Sacred Heart Student Builds Relationship with Irish Hospital
Nursing Management & Executive Leadership Program graduate student Lee Overhiser, far right, works with staff at the West Kerry Community Hospital in Dingle, Ireland.
Lee Overhiser, a graduate student in Sacred Heart University’s Master’s in Science of Nursing Management & Executive Leadership Program (NMEL), recently completed her capstone project that helped strengthen ties between SHU and the community of Dingle, Ireland, where the University has a satellite campus.
Sacred Heart’s College of Nursing has had a substantial presence in Dingle at the undergraduate level. For the past seven years, nursing students have gone there to study and to participate in clinical care at area hospitals. Overhiser was the first American graduate nursing student to work with the administration of West Kerry Community Hospital.
To earn the MSN NMEL’s graduate degree, which will qualify Overhiser for nurse leadership roles in hospitals or other health care settings, she had to complete a capstone project related to the field. She said she wanted to work on something that was not mainstream and, with experience as a traveling nurse, she decided to take on a global initiative. After meeting with the hospital’s director of nursing and its nurse manager, she began her capstone project on the use of restraints. Overhiser said her project served as a step towards improved patient outcomes and quality of care at the hospital.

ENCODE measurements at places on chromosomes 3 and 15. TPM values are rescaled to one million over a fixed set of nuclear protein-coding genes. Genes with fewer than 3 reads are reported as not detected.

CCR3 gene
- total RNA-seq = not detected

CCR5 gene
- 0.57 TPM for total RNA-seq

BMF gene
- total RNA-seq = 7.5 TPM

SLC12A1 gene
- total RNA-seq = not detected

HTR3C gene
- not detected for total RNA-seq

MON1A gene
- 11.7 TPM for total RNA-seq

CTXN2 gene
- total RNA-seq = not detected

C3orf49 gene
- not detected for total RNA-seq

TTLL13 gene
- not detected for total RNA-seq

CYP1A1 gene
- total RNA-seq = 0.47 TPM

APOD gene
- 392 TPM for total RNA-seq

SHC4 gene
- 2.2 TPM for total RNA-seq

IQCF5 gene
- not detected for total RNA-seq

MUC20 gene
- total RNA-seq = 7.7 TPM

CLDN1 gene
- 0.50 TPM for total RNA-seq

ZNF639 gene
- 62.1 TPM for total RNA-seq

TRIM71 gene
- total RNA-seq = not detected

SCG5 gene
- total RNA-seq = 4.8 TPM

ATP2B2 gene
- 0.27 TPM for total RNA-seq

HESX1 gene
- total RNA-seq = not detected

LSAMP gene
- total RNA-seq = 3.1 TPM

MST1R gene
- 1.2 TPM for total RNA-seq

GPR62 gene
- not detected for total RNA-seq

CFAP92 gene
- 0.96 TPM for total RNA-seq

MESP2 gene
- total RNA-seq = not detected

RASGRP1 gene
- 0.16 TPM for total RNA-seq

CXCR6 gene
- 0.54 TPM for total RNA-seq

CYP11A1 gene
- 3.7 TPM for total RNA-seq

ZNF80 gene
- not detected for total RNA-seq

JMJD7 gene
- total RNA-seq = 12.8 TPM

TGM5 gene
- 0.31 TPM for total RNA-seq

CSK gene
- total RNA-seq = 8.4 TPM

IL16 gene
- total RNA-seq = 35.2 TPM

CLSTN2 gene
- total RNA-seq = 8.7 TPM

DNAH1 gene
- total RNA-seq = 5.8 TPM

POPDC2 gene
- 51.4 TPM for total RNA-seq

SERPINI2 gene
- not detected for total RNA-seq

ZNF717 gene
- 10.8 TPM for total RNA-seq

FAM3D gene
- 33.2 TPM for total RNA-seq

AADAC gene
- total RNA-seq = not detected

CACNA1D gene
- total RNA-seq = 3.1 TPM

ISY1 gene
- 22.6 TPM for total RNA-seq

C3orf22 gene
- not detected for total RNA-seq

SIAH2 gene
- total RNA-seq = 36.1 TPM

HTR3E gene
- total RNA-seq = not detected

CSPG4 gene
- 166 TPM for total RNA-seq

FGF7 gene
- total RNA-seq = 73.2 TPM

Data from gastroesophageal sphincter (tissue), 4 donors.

When she made her presentation to the multi-disciplinary hospital staff, she said, she included evidence-based best practice research and ideas. The project offered fresh perspectives and alternatives to restrictive practices, improving patient quality and outcome at the hospital, according to Overhiser. “I was greeted and received with a warm reception and invited back, especially for afternoon tea, anytime,” she said.
Shery Watson, associate dean and assistant professor in the College of Nursing, served as Overhiser’s mentor during her international capstone course of study. Because of Overhiser’s accomplishment, Watson said, more opportunities will open up for nursing students on the graduate level in Dingle. “Lee’s capstone project is a catalyst for future graduate nurses. I have identified future projects for students in graduate nursing programs to complete at SHU in Dingle. This partnership is mutually beneficial to our students, who have an opportunity to be global leaders, and to the hospital, which welcomes new ideas with the shared vision of improving health and health outcomes,” said Watson.
The relationship also offers an opportunity for Sacred Heart to give back to the Dingle community, she said.
The NMEL program is geared toward nursing students seeking administrative roles within health care organizations. The online program takes a minimum of two years to complete and includes 120 clinical hours. Courses cover skills and topics that are essential for leadership positions in health care, such as research and ethics, health care delivery systems and strategic planning. For more information on the NMEL track and other graduate nursing programs, visit www.onlineprograms.sacredheart.edu/msn.